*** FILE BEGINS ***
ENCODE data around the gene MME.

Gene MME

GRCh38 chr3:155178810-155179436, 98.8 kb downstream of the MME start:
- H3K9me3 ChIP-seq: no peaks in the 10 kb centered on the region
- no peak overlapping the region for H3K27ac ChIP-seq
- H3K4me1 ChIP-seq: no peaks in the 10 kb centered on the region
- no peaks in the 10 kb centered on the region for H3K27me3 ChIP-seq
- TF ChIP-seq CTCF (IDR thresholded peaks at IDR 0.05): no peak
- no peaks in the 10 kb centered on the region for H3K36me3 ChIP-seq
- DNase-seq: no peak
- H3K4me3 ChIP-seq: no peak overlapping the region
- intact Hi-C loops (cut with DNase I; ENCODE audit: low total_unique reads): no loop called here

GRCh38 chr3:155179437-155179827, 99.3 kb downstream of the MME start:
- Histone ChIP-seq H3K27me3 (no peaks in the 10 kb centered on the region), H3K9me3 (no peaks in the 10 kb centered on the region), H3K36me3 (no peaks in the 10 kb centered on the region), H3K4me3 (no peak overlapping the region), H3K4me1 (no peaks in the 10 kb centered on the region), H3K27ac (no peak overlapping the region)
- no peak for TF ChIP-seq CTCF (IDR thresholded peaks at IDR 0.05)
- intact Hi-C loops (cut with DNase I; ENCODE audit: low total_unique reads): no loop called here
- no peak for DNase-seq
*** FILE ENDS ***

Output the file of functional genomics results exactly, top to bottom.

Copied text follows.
ENCODE data around the gene MME.

Gene MME

GRCh38 chr3:155178810-155179436, 98.8 kb downstream of the MME start:
- H3K9me3 ChIP-seq: no peaks in the 10 kb centered on the region
- no peak overlapping the region for H3K27ac ChIP-seq
- H3K4me1 ChIP-seq: no peaks in the 10 kb centered on the region
- no peaks in the 10 kb centered on the region for H3K27me3 ChIP-seq
- TF ChIP-seq CTCF (IDR thresholded peaks at IDR 0.05): no peak
- no peaks in the 10 kb centered on the region for H3K36me3 ChIP-seq
- DNase-seq: no peak
- H3K4me3 ChIP-seq: no peak overlapping the region
- intact Hi-C loops (cut with DNase I; ENCODE audit: low total_unique reads): no loop called here

GRCh38 chr3:155179437-155179827, 99.3 kb downstream of the MME start:
- Histone ChIP-seq H3K27me3 (no peaks in the 10 kb centered on the region), H3K9me3 (no peaks in the 10 kb centered on the region), H3K36me3 (no peaks in the 10 kb centered on the region), H3K4me3 (no peak overlapping the region), H3K4me1 (no peaks in the 10 kb centered on the region), H3K27ac (no peak overlapping the region)
- no peak for TF ChIP-seq CTCF (IDR thresholded peaks at IDR 0.05)
- intact Hi-C loops (cut with DNase I; ENCODE audit: low total_unique reads): no loop called here
- no peak for DNase-seq